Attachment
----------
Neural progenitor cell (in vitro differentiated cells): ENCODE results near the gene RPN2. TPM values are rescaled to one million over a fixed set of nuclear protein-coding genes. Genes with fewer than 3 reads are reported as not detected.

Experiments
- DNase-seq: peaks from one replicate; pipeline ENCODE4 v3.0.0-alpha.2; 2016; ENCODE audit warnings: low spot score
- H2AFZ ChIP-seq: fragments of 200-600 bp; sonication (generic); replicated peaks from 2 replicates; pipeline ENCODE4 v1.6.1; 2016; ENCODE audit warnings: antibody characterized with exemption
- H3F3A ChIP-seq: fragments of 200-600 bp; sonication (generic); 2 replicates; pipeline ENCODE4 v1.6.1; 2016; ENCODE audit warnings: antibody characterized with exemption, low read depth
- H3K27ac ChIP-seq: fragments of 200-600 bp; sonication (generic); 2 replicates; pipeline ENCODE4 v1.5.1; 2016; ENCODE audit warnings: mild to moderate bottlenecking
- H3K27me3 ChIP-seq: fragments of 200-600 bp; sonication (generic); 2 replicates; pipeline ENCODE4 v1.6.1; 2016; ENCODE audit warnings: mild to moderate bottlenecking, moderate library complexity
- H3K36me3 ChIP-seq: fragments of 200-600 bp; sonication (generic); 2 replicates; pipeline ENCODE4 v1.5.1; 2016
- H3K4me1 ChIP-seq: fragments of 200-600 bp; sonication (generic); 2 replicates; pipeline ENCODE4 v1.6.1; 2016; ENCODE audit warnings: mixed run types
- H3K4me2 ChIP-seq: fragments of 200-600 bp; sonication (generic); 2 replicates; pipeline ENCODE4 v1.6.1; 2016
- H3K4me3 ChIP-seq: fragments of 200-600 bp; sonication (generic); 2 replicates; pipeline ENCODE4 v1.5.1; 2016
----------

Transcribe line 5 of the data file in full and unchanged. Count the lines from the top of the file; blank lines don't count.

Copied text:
- H3F3A ChIP-seq: fragments of 200-600 bp; sonication (generic); 2 replicates; pipeline ENCODE4 v1.6.1; 2016; ENCODE audit warnings: antibody characterized with exemption, low read depth